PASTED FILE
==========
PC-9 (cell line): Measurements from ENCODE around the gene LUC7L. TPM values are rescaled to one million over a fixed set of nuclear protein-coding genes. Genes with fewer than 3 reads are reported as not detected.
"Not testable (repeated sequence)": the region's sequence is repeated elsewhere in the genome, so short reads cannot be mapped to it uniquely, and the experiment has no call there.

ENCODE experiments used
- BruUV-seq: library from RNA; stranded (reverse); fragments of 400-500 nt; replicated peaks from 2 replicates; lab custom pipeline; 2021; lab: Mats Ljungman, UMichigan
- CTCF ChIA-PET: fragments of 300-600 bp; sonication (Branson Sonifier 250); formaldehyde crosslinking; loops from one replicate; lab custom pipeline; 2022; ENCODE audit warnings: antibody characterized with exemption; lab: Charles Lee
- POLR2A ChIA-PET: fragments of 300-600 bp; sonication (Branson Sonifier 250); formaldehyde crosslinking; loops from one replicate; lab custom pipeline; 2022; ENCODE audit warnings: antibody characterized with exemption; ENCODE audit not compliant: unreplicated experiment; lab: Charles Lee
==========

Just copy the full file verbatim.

PC-9 (cell line): Measurements from ENCODE around the gene LUC7L. TPM values are rescaled to one million over a fixed set of nuclear protein-coding genes. Genes with fewer than 3 reads are reported as not detected.
"Not testable (repeated sequence)": the region's sequence is repeated elsewhere in the genome, so short reads cannot be mapped to it uniquely, and the experiment has no call there.

ENCODE experiments used
- BruUV-seq: library from RNA; stranded (reverse); fragments of 400-500 nt; replicated peaks from 2 replicates; lab custom pipeline; 2021; lab: Mats Ljungman, UMichigan
- CTCF ChIA-PET: fragments of 300-600 bp; sonication (Branson Sonifier 250); formaldehyde crosslinking; loops from one replicate; lab custom pipeline; 2022; ENCODE audit warnings: antibody characterized with exemption; lab: Charles Lee
- POLR2A ChIA-PET: fragments of 300-600 bp; sonication (Branson Sonifier 250); formaldehyde crosslinking; loops from one replicate; lab custom pipeline; 2022; ENCODE audit warnings: antibody characterized with exemption; ENCODE audit not compliant: unreplicated experiment; lab: Charles Lee